With federal lawmakers pushing to curtail solitary confinement in Canadian prisons, some are worried that the move will lead prisoners to “double-bunk” in cells meant for one person.
After a judge ruled last year that indefinite solitary confinement was unconstitutional, the federal government tabled Bill C-83, which was meant to end segregation in Canadian prisons.
Although some have argued that the bill does not end solitary confinement but simply replaces the term with “structured intervention units,” long-term segregation of inmates is under scrutiny across the country.
At the end of March, Ontario’s court of appeal ruled that a prisoner could not be held in isolation for more than 15 days in a row.
Last week, Liberal MP Nathalie Des Rosiers, who represents Ottawa-Vanier, also presented her own private member’s bill to end prolonged solitary confinement, calling for a 60-day cap per year for prisoners to be held in isolation.
Although some prisoner advocates say this is a step in the right direction for prisoners’ rights, others worry if prisons will have the ability to properly house inmates who were kept apart for their safety and the safety of others.
Last week, an inmate at Bath Institution wrote a letter to Global News outlining his concerns regarding double-bunking.
“Dismaying and disappointing, that double-bunking is still considered a viable option when single cell occupancy is the internationally recognized accommodations standards in corrections, a standard to which CSC endorses as the ‘the most desirable and appropriate method of housing offenders,” George Fraser wrote. Fraser is currently serving a life sentence for the second-degree murder of his estranged wife.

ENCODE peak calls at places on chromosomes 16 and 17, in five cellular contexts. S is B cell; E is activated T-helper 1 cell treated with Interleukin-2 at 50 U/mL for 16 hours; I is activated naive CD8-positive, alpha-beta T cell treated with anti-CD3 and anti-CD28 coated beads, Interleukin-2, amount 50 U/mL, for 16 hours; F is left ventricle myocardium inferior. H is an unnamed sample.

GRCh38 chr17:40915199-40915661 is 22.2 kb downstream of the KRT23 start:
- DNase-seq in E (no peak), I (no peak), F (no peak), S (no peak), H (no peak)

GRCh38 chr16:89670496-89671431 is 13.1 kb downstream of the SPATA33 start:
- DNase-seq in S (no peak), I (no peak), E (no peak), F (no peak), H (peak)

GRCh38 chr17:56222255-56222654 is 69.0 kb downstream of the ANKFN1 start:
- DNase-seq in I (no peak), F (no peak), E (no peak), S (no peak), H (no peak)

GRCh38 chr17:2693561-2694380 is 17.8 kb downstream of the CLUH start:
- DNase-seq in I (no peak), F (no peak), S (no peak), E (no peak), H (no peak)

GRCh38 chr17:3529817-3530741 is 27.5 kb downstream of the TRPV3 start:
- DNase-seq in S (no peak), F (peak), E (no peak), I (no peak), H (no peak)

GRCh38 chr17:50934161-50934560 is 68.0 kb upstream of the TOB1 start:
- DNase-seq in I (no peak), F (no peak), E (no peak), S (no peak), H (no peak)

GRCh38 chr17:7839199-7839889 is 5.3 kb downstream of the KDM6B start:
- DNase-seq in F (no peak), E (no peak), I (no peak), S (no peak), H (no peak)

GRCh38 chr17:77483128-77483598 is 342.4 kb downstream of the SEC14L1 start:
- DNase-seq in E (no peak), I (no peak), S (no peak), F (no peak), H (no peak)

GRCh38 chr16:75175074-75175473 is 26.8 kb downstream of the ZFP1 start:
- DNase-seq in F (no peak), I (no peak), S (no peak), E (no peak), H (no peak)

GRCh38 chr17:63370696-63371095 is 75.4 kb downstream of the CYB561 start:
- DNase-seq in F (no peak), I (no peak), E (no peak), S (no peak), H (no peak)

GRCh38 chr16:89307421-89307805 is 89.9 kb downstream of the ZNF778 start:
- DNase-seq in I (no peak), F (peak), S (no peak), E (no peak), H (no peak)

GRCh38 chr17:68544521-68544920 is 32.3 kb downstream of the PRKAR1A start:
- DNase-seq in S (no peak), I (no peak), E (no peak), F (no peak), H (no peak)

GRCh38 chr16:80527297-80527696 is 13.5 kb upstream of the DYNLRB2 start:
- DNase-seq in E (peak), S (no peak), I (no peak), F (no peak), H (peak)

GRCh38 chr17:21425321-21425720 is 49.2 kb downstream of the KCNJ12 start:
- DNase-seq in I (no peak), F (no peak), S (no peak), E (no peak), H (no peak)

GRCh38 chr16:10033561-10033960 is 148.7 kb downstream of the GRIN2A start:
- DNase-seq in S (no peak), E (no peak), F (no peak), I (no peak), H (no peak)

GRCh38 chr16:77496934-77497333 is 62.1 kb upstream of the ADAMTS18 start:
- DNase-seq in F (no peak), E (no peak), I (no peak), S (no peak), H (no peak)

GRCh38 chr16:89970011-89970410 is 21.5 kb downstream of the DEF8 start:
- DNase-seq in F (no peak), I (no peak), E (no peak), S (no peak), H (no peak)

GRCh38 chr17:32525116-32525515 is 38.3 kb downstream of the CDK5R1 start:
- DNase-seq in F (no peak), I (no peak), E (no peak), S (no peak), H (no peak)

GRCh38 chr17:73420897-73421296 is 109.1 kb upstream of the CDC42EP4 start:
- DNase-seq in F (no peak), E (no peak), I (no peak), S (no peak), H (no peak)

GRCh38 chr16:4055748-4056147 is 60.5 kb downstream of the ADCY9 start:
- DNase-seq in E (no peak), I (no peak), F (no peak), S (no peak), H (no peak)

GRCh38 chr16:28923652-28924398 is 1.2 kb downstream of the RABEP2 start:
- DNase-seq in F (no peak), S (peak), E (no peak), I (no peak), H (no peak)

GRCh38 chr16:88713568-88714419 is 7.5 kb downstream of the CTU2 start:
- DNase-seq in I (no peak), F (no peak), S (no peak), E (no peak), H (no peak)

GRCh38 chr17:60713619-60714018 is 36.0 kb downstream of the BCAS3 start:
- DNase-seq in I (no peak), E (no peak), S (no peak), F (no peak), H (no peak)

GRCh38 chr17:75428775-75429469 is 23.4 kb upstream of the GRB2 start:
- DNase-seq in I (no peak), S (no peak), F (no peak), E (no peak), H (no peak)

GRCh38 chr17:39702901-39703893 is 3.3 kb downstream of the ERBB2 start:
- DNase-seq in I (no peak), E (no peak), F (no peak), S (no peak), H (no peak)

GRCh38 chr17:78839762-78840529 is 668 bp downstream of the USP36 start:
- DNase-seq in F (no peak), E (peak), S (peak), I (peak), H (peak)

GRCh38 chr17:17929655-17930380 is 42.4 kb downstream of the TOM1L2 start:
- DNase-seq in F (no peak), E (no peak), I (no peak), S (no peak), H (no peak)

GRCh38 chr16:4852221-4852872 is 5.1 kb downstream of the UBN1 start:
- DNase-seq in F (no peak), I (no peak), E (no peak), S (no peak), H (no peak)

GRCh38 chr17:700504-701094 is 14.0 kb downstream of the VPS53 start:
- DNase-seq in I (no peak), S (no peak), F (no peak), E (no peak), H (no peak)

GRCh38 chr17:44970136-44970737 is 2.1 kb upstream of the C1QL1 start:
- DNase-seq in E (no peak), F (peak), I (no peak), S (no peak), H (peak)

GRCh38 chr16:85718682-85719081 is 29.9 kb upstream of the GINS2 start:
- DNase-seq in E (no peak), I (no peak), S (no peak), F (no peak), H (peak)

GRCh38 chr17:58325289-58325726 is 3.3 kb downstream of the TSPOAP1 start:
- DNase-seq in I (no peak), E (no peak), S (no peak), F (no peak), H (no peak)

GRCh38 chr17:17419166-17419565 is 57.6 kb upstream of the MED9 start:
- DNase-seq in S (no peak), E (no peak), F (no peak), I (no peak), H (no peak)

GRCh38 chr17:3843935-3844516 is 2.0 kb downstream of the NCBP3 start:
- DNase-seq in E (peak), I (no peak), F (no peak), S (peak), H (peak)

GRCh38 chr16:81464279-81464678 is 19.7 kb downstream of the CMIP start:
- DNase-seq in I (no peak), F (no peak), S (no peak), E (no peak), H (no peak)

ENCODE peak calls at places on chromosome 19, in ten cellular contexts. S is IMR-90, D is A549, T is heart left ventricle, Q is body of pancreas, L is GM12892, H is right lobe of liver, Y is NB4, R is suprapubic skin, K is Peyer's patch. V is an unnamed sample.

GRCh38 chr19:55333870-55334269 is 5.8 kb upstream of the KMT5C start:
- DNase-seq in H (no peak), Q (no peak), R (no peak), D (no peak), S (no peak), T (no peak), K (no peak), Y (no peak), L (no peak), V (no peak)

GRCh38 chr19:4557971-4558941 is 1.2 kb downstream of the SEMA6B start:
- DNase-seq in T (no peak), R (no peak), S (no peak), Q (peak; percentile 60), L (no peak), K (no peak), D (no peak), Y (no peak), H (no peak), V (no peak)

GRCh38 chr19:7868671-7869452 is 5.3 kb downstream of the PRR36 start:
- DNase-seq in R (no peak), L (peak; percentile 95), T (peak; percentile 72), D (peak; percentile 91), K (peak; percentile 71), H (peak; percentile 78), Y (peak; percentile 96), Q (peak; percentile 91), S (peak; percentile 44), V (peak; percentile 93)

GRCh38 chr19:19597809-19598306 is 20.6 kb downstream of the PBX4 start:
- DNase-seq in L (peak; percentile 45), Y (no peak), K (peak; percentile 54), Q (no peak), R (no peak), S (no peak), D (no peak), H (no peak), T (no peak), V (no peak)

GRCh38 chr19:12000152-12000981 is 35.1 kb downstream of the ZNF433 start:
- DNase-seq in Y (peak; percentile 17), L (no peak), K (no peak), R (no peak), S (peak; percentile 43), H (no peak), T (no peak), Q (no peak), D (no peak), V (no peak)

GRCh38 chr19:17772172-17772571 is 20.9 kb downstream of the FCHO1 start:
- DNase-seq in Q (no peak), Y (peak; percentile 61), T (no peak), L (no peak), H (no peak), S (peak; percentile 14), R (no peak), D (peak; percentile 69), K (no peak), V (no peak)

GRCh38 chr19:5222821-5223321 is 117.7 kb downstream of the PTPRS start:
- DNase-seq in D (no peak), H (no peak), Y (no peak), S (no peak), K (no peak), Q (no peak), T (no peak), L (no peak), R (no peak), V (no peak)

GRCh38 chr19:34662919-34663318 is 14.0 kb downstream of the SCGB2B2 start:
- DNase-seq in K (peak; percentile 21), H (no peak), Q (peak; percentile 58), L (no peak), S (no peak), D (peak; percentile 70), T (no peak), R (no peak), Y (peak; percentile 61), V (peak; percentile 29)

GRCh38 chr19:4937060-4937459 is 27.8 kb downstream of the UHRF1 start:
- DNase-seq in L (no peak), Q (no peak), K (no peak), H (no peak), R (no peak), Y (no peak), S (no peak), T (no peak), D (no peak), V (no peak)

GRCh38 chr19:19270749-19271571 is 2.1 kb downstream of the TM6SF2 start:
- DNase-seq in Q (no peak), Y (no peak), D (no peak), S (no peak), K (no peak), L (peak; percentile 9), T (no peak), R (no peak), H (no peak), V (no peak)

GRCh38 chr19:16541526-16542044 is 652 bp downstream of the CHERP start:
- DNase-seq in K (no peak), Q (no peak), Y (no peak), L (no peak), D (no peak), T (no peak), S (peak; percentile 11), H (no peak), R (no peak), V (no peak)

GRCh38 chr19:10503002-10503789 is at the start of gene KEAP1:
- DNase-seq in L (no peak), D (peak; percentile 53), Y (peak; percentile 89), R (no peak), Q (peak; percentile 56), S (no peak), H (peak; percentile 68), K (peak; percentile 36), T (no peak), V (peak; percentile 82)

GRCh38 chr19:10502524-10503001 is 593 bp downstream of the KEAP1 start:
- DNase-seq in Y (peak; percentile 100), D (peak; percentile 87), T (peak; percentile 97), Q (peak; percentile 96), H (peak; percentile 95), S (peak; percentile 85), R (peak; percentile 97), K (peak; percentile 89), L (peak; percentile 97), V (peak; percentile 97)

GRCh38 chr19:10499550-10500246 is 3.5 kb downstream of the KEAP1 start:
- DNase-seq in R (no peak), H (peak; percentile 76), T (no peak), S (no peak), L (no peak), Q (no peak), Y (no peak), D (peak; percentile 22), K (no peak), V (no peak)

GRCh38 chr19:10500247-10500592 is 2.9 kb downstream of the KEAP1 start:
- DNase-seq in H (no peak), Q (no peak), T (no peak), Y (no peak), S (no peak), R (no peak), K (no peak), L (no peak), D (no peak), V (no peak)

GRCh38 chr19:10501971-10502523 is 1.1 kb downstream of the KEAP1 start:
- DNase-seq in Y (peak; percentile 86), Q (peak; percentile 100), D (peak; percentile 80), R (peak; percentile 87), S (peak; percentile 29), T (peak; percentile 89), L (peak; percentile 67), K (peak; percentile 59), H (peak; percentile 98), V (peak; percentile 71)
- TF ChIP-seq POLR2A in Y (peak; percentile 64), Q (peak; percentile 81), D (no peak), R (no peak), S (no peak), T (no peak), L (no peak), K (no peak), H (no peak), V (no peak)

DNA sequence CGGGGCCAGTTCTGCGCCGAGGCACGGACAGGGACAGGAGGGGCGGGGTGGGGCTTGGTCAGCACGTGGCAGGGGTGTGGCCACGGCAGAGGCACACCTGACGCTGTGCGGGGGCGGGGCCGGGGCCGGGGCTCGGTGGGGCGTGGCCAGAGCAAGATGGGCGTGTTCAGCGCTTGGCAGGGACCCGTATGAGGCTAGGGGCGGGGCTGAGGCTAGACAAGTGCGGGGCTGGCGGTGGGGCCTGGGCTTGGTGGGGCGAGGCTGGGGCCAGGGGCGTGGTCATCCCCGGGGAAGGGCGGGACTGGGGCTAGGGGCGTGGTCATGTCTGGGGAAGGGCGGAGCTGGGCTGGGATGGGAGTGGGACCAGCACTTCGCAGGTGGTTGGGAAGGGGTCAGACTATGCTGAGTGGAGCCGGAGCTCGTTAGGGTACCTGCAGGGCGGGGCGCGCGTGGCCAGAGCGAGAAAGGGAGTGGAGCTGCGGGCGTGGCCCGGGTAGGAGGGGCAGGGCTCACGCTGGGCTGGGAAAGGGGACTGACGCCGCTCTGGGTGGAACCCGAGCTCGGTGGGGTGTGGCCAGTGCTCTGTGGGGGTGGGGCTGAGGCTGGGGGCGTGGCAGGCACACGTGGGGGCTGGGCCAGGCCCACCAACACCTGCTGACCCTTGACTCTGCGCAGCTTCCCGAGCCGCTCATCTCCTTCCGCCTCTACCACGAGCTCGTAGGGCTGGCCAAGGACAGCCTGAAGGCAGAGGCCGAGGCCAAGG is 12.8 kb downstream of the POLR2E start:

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He was concerned that the elimination of segregation could lead to a dangerous environment for people paired in cells.
Not only is double-bunking a concern for prisoner safety, Dave McDonald, a former correctional officer who spent 36 years behind the walls of a maximum security prison in Kingston, Ont., says it puts officers at risk.
McDonald says double-bunking of inmates caused serious strife between those who had to share a cell — incidents that put correctional officers in harm’s way.
“We had murders, we had assaults,” said McDonald, while reminiscing about incidents between inmates in double-bunked cells.
He also said some inmates used having another person in the cell to manipulate or intimidate correctional officers.
“One of the inmates would roll to the back of the bunk so you can’t see them, because it’s so dark in the cell, and the other inmate would hide behind the door. So you have to pop the door — it’s a game they play.”
According to Correctional Service Canada, double-bunking is a temporary fix when there is an inmate population problem.
“We have a process in place for the people that we are double-bunking, so the safety of the staff and offenders is paramount,” said Wayne Buller, acting regional communications administrator for Correctional Services Canada.
Nevertheless, the Union of Canadian Correctional Officers says the federal agency’s policy sometimes misses the mark when it comes to double-bunking.
“Say you have a large individual on the top bunk that has a heart attack or something. It makes it an issue for our officers to perform CPR on the person on the top bunk,” says Rob Finucan, union representative.
A study released in October by the Correctional Service of Canada found the number of double-bunked inmates has dropped by 2,300 since 2012.
But McDonald says that if more inmates are moved from segregated cells to normal ones, the only solution other than double-bunking will be to build more prisons.
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